above the analytical detection level of 0.043 pg/L used in the Survey, in about 13,10C
(0.1%) rural domestic wells nationwide. Considering the precision of the Survey, EPA
estimates that the number of rural domestic wells with detectable levels of lindane
could be as low as 14 or as high as 120,000.  Lindane is measured in micrograms per
liter (Aig/L) which is equivalent to parts per billion (ppb).  Lindane was detected at
concentrations above the proposed Maximum Contaminant Level (MCL) and Lifetime
Health Advisory Level of 0.2 ^g/L EPA notified well owners and operators within 24
"•ours when detections exceeded health-based guidelines or standards.  Lindane was
not detected in any CWS wells.

Non-C«nc«r £fYecfs: EPA has set a Lifetime Health Advisory Level for lindane in
drinking water at 0.2 pg/L  A Lifetime HAL represents the concentration of a
contaminant in water that may be consumed over an average human lifetime without
causing adverse health effects.  Lifetime HALs are based on  health effects that were
found in animals given high doses of the pesticides in laboratory studies. This level
includes a margin of safety. Consuming lindane, however, at high levels well above
the Lifetime Health Advisory Level over a long period of time  has been shown to result
in adverse health effects in animal studies, such as kidney and liver damage.

Ctncer Ri*k: Undane is considered by EPA to be a possible human carcinogen
(cancer-causing agent). There is limited or uncertain information indicating  that
lindane causes cancer in animals receiving high doses of the chemical over the
course of their lifetimes. EPA estimates that if an individual consumes water
containing lindane at 0.03 micrograms per liter over his or her entire lifetime, that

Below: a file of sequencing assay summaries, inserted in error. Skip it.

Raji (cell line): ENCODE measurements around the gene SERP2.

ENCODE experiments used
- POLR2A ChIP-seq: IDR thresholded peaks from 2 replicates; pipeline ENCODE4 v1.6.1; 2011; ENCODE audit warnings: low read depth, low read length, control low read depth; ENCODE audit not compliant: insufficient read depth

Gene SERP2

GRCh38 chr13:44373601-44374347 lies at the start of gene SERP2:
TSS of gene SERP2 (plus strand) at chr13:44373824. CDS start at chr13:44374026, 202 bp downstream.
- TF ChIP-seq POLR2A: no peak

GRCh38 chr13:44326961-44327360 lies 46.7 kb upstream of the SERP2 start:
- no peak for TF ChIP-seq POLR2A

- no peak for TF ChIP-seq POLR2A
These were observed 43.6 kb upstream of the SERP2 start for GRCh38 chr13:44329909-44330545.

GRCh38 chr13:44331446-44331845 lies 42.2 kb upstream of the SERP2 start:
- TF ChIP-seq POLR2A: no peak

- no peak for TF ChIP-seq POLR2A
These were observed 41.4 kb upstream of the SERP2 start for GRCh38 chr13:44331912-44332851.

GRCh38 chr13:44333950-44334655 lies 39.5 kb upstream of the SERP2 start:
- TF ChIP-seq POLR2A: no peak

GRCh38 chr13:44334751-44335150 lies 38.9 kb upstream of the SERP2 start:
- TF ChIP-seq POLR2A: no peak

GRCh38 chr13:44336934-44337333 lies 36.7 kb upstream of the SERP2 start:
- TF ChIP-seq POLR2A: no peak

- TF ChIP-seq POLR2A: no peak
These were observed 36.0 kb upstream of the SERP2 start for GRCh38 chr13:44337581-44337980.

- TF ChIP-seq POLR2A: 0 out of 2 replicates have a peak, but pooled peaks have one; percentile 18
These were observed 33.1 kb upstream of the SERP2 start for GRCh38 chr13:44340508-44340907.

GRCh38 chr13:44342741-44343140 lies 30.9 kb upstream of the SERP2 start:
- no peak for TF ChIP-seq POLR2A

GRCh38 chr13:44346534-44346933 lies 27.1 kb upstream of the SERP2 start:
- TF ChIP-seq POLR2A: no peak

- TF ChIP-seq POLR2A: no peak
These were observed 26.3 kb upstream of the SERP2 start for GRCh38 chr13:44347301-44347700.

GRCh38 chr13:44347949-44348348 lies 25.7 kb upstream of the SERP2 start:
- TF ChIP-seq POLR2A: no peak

individual would theoretically have about a one-in-a-million chance of developing
cancer as a direct result of drinking water containing this pesticide.

Standtrd: EPA sets enforceable standards for public water systems, called MCLs.
These regulations set achievable levels of drinking water quality to protect human
hearth. The proposed MCL for lindane is 0.2 pg/L (proposed as of May 22,  1990).

      Lindane can be detected in drinking water by a laboratory using an EPA
method such as #508. If lindane is detected in well water and confirmed by retesting
to be above 0.2 pg/L, State or County health officials should be consulted.  They may
advise periodic retesting to get an accurate overall picture of the water quality
because changes in seasonal precipitation and changes in pesticide use can cause
variations in the amount of chemicals found in water wells. They also may advise
using an alternative drinking water supply (bottled water is an example of a temporary
alternative), treating the water, or drilling a new or deeper well.  Public water suppliers
are required to notify customers if the  drinking water that they deliver contains a
contaminant that exceeds its MCL

      You may  also be able to treat your well water to remove pesticides and other
contaminants.  Treatment technologies that can remove lindane from water include